In general, your business sale agreement should supersede any oral or written agreements in place before the agreement date.
Who creates a business sale agreement?
Here are some ways a solicitor can help with your sale agreement:
- Drafting the agreement: A solicitor can draft a sale agreement that is tailored to your specific business and the terms of the sale.
- Negotiating the terms: If you're selling to a buyer who has their own solicitor, your solicitor can negotiate the terms of the sale on your behalf. They can help you achieve a fair price, payment terms, and warranties and representations.
- Conducting due diligence: A solicitor can conduct due diligence on the buyer to ensure they have the funds and resources to complete the sale. They can also review any legal or financial documents provided by the buyer to ensure they are accurate and complete.
- Managing the transaction: Your solicitor can manage the entire sale transaction, including liaising with the buyer's solicitor, ensuring that all necessary documents are signed and exchanged, and overseeing the payment of the purchase price.
A solicitor can provide expert legal advice and support throughout the sale process, helping you achieve a smooth and successful sale. By working with a solicitor, you can be confident that your sale agreement is legally binding and protects your interests.
What is the agreement on the sale of a business?
In the UK, an agreement on the sale of a business is a legally binding business contract that outlines the terms and conditions of the sale of a business.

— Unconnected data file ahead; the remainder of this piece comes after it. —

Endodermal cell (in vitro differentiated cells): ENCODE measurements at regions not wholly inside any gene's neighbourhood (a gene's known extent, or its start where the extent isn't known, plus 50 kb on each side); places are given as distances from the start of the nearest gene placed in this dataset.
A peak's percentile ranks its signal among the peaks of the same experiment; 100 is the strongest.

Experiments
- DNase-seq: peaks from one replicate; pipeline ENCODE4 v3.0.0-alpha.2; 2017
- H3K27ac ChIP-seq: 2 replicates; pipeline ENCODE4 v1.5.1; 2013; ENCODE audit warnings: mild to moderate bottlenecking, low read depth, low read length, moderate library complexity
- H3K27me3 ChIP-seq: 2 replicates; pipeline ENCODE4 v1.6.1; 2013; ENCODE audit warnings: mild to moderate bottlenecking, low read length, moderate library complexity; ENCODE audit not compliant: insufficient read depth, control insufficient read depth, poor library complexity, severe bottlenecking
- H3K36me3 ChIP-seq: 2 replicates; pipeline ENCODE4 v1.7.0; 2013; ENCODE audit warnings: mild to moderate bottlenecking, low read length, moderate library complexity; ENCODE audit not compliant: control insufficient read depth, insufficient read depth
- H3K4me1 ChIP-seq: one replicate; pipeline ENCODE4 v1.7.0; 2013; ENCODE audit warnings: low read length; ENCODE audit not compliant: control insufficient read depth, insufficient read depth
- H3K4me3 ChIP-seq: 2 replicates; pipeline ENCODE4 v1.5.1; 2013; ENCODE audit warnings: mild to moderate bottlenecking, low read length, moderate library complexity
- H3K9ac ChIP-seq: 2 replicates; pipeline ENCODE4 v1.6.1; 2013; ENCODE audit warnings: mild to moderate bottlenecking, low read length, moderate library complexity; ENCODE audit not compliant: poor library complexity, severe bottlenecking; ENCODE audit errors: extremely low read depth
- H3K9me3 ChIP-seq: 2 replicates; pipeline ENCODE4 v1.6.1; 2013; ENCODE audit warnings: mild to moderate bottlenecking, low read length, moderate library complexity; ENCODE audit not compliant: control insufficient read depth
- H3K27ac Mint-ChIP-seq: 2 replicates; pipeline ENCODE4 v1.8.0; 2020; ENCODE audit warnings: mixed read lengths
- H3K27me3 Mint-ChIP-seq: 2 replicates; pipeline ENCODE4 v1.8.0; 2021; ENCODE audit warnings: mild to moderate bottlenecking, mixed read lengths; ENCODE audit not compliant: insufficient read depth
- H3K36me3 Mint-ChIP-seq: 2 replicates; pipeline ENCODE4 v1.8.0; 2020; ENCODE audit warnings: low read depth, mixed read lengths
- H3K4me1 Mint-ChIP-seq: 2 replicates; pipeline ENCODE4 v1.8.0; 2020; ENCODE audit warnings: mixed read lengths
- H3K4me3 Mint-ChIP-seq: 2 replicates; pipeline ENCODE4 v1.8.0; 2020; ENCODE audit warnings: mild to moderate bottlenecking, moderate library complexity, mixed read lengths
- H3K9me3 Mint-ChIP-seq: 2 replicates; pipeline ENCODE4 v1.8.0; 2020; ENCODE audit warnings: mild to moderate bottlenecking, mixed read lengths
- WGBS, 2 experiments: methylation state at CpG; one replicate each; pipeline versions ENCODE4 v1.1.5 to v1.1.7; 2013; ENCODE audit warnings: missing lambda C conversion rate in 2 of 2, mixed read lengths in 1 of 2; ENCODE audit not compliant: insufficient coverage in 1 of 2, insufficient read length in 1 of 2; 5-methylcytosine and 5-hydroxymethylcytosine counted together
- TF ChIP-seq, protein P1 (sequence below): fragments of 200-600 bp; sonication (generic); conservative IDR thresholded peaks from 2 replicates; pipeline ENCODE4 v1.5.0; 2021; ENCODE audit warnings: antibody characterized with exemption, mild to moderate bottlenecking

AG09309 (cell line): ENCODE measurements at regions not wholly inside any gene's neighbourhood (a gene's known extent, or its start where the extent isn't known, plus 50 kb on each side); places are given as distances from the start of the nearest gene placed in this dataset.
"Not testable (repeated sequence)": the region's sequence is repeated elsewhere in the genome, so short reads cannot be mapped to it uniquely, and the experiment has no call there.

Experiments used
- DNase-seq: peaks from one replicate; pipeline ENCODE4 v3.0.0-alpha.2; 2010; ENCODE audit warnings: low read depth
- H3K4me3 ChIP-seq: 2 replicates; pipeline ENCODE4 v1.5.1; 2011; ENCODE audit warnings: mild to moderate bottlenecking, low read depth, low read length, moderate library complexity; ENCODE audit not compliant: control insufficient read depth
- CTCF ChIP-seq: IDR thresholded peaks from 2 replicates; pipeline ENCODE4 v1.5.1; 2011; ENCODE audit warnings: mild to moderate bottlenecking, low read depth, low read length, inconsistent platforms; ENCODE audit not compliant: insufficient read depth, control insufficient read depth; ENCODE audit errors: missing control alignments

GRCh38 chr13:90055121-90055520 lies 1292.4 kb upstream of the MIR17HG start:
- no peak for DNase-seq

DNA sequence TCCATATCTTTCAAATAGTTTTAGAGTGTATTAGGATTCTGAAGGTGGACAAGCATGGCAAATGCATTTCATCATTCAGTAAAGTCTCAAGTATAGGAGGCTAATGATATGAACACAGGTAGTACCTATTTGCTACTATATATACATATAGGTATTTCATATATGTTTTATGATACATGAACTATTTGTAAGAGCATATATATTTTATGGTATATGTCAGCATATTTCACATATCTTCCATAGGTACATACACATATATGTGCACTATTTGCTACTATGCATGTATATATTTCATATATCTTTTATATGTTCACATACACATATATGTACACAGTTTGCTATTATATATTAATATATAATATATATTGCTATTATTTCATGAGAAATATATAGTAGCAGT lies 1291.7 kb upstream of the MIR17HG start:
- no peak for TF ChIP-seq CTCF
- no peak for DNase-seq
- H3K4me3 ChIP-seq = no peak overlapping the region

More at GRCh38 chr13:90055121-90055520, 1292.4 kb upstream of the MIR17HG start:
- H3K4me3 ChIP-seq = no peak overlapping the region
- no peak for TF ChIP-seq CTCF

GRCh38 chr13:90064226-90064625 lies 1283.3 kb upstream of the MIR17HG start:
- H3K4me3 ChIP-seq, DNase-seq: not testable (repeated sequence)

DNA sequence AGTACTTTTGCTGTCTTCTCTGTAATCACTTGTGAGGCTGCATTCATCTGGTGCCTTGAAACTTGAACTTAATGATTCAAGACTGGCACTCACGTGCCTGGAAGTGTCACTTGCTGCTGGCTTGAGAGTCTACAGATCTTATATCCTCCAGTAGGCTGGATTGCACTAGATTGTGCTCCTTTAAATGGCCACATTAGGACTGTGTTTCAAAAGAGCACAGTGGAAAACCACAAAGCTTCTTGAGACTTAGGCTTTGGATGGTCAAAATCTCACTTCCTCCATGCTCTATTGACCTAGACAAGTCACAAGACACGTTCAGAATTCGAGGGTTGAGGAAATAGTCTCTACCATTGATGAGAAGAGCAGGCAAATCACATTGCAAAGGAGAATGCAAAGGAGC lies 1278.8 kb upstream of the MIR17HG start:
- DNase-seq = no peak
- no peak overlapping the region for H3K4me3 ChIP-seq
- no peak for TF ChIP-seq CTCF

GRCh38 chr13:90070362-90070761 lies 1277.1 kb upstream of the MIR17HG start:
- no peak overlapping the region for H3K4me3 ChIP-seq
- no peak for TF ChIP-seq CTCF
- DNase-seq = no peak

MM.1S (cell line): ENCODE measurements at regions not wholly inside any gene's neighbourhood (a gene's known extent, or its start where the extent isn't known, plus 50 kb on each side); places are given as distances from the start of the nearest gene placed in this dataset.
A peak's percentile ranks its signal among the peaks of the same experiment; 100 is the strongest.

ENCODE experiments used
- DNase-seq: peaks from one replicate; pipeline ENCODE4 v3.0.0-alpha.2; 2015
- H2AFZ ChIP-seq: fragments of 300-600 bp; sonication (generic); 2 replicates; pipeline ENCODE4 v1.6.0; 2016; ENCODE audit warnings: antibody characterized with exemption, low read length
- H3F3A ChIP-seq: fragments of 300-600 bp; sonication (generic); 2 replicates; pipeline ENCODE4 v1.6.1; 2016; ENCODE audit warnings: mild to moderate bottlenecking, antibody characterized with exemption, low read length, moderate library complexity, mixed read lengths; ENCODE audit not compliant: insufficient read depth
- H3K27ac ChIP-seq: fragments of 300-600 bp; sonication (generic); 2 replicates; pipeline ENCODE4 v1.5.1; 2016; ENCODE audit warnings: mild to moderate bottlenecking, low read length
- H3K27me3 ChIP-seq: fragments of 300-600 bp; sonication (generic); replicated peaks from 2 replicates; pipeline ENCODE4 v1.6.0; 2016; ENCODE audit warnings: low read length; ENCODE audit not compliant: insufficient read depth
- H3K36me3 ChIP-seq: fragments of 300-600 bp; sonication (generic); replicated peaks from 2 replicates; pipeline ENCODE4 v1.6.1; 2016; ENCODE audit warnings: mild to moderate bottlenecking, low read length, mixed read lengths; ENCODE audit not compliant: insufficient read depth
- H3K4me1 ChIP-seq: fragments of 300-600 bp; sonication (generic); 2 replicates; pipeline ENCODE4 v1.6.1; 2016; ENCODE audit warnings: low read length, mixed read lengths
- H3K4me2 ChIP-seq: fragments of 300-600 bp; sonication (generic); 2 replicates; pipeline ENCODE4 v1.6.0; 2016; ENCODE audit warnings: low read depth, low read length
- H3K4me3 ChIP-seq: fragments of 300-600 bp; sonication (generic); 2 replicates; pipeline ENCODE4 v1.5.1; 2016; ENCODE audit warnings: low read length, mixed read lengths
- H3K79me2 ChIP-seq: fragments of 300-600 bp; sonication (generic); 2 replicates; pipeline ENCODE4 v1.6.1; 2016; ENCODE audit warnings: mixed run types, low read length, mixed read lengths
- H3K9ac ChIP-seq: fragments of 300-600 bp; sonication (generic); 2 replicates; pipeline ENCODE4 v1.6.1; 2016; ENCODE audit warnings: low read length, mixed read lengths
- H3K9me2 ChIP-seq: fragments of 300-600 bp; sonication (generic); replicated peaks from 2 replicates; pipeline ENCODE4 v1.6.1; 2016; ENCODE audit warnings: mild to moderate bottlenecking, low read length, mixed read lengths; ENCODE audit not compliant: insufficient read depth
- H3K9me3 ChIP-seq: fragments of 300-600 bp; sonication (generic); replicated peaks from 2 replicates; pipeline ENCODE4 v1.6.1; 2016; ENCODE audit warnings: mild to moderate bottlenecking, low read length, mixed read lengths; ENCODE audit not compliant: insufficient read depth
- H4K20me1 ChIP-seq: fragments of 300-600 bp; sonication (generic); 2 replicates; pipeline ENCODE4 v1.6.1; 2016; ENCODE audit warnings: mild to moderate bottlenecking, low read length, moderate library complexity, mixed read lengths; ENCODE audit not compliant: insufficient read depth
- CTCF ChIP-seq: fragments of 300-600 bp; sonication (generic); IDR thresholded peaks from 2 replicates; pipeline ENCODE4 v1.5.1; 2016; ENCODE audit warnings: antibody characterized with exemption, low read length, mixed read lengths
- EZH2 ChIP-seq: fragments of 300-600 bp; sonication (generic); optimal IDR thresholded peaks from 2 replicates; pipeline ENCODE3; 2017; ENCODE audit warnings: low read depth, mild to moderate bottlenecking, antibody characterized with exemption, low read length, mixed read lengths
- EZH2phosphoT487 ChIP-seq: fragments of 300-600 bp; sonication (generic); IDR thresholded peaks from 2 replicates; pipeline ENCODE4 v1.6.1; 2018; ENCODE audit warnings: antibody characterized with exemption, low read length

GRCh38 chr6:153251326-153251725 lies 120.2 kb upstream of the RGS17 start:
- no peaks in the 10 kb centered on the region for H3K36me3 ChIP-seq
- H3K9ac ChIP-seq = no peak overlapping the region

It is similar to a Purchase of Business Agreement (POBA).
The document is important for both the buyer and the seller as it sets out the details of the sale, including the purchase price, payment terms, and any conditions precedent. The agreement may also include provisions related to the transfer of ownership of assets, intellectual property, and any employees associated with the business.
Business sale agreement vs business purchase agreement
A business sale agreement and a business purchase agreement are not the same thing, although they are closely related.
A business sale agreement is a legal document that sets out the terms and conditions of the sale of a business by its owner(s) to a buyer. It is a contract between the seller and the buyer that outlines the purchase price, the assets being sold, any liabilities that will be assumed by the buyer, and the terms of payment.
On the other hand, a business purchase agreement is a legal document that sets out the terms and conditions of the purchase of a business by a buyer from a seller.
It is a contract between the buyer and the seller that outlines the purchase price, the assets being sold, any liabilities that will be assumed by the buyer, and the terms of payment.